Director Antonio Mendez-Esparza’s Life and Nothing More is a minimalist portrait of mother-and-son strife, but that emotional center is contextualized by a larger exploration of the complexities of a Trump-era cultural landscape. The film delivers mixed results in its use of non-professional actors, particularly the lead duo. Regina Williams delivers an immensely affecting performance as a mother vacillating between angry resignation and hopeful determination regarding the future of her increasingly trouble-prone son (Andrew Bleechington). But her authenticity feels undermined by the hollowness of Bleechington’s Andrew, a few candid scenes with friends providing the only dimension to an otherwise blandly-written character.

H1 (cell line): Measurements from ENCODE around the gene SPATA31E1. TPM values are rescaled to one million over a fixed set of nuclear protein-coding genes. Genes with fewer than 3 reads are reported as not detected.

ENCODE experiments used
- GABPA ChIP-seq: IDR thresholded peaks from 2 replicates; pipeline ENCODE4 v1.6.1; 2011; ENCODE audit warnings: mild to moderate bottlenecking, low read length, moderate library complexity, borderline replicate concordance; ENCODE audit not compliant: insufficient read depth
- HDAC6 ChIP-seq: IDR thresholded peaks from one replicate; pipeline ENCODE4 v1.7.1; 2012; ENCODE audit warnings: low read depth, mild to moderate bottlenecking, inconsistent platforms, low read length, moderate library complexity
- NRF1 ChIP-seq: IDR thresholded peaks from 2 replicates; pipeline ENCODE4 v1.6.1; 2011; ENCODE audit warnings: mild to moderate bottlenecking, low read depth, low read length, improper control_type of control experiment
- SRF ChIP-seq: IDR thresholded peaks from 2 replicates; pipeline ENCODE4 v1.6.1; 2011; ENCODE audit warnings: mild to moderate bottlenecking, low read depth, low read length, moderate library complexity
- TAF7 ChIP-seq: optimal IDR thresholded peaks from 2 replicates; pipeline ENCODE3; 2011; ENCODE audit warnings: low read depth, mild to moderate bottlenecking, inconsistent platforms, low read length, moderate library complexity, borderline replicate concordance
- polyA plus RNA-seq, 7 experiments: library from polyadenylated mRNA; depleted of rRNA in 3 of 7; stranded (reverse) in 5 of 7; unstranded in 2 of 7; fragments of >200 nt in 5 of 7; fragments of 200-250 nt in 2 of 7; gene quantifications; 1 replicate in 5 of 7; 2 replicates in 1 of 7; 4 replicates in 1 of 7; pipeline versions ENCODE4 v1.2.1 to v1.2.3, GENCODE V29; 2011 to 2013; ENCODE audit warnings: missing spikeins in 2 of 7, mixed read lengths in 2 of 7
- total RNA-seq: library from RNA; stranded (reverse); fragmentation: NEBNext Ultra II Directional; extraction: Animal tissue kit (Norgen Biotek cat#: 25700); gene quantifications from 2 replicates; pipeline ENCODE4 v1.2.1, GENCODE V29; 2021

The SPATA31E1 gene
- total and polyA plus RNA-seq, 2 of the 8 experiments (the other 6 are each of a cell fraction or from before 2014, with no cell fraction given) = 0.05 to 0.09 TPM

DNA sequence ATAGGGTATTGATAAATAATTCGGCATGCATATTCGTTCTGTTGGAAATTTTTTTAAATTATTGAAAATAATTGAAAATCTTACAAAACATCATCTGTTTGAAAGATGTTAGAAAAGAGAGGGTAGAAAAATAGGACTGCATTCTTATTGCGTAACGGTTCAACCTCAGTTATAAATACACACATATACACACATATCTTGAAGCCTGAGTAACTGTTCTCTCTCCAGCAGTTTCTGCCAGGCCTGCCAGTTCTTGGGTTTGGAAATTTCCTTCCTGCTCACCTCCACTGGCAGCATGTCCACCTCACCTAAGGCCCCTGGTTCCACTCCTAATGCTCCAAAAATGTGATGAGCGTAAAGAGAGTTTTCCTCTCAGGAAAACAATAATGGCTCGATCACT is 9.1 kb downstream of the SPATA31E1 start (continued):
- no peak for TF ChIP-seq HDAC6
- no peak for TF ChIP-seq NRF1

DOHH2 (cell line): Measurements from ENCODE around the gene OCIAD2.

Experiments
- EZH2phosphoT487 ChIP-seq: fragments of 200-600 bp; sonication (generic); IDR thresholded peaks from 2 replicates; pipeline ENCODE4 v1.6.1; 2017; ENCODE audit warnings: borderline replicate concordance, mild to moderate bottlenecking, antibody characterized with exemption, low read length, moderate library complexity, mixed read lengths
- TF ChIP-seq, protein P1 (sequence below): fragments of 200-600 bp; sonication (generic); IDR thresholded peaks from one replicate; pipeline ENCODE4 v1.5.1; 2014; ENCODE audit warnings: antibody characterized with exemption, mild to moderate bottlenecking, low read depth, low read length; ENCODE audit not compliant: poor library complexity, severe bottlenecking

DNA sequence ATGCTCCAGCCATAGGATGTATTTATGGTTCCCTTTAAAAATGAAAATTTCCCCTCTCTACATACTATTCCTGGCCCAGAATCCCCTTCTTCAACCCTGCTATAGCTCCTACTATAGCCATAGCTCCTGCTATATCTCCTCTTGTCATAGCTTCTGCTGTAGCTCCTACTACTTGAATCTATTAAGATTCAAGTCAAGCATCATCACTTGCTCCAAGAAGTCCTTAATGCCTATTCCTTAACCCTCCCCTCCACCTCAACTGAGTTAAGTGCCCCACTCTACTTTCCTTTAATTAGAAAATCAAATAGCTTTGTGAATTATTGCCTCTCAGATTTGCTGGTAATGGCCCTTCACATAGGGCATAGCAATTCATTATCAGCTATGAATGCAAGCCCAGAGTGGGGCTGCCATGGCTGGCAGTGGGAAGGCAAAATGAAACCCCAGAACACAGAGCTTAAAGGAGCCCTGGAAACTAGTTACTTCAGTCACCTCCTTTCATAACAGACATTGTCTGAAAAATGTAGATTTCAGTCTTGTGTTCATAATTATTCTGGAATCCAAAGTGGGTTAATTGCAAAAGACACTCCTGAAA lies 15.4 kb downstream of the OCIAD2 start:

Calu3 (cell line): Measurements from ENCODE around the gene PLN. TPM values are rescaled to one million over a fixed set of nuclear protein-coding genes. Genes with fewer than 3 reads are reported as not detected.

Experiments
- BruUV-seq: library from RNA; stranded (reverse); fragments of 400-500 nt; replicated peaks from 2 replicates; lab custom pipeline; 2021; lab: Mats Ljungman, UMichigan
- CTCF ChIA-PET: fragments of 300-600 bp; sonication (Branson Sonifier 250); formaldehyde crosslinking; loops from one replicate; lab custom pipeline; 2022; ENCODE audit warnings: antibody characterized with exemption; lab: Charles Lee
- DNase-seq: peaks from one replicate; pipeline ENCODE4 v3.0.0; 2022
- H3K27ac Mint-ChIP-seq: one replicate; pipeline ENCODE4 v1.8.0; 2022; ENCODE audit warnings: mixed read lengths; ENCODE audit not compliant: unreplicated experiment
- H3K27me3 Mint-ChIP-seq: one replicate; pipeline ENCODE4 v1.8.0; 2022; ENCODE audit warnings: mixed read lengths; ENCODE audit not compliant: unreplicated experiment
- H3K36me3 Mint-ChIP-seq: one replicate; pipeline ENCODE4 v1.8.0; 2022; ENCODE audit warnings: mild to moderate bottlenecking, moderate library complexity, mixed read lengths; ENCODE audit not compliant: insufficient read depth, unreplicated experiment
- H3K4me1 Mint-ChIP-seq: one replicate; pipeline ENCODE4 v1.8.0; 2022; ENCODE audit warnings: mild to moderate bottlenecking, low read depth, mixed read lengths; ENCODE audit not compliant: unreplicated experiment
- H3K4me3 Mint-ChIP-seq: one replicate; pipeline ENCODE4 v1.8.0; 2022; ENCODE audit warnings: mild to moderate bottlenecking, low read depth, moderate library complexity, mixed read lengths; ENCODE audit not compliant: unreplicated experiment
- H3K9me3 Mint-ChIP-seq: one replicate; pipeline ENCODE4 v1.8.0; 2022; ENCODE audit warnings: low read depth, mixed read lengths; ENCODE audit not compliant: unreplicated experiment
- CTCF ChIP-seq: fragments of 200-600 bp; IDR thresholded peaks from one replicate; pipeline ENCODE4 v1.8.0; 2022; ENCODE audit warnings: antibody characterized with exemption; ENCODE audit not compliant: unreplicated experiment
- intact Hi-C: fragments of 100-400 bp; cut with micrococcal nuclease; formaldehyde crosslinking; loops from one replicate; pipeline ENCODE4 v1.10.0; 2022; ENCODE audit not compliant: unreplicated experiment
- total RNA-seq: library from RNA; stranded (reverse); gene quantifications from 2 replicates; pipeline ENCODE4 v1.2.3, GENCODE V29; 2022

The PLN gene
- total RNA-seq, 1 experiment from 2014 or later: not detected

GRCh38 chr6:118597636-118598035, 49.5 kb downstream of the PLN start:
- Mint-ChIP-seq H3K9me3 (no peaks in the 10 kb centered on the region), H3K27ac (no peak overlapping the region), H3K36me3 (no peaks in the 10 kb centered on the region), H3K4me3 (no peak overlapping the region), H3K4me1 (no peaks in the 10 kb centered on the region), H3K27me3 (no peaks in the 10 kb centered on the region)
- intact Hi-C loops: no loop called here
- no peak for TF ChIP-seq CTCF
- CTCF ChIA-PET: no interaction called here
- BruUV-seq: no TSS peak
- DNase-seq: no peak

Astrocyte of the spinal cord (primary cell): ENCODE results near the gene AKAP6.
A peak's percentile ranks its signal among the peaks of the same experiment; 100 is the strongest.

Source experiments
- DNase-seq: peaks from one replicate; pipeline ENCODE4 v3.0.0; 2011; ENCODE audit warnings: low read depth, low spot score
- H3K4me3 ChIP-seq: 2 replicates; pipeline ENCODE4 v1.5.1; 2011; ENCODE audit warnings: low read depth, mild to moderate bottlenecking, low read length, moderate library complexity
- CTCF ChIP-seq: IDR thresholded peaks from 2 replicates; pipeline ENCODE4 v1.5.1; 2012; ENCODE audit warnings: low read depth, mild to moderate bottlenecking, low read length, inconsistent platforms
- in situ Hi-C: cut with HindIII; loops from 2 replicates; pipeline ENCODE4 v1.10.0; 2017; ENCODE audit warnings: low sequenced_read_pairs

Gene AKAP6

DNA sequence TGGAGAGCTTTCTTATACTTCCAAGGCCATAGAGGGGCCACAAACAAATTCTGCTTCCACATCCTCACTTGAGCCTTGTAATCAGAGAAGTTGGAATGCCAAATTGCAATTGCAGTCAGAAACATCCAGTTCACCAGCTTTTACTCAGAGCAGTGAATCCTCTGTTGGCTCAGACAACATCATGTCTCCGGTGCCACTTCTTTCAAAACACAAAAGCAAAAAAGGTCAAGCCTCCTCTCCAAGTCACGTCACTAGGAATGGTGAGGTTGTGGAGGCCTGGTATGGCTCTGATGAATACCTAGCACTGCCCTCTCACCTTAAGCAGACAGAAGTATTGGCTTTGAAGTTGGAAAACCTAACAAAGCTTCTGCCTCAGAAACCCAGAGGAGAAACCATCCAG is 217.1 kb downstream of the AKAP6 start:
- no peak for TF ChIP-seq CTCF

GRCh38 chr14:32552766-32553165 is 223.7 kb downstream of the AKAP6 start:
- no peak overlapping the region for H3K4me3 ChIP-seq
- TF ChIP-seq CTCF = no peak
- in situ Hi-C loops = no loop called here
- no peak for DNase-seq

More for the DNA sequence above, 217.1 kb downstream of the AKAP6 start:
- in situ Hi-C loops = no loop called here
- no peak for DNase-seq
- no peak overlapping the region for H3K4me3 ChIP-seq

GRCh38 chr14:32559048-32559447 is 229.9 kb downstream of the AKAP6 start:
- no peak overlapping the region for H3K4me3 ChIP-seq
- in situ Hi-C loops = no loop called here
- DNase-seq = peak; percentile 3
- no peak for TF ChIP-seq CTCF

Still, Life is a film of both great feeling and provocative intellectual considerations, and Mendez-Esparza navigates these with a subtlety that actually enhances the film’s impact; he builds his film from hurt and hope, and no moment feels calculated or manipulative. Even Life’s climactic scene feels thankfully small by any cinematic measure – no swelling music or narrative twist, a decision that is representative of so many small moments here that tremble with the painful reality of America’s grand tradition of inequity.
Published as part of Toronto International Film Festival 2017 | Dispatch 3.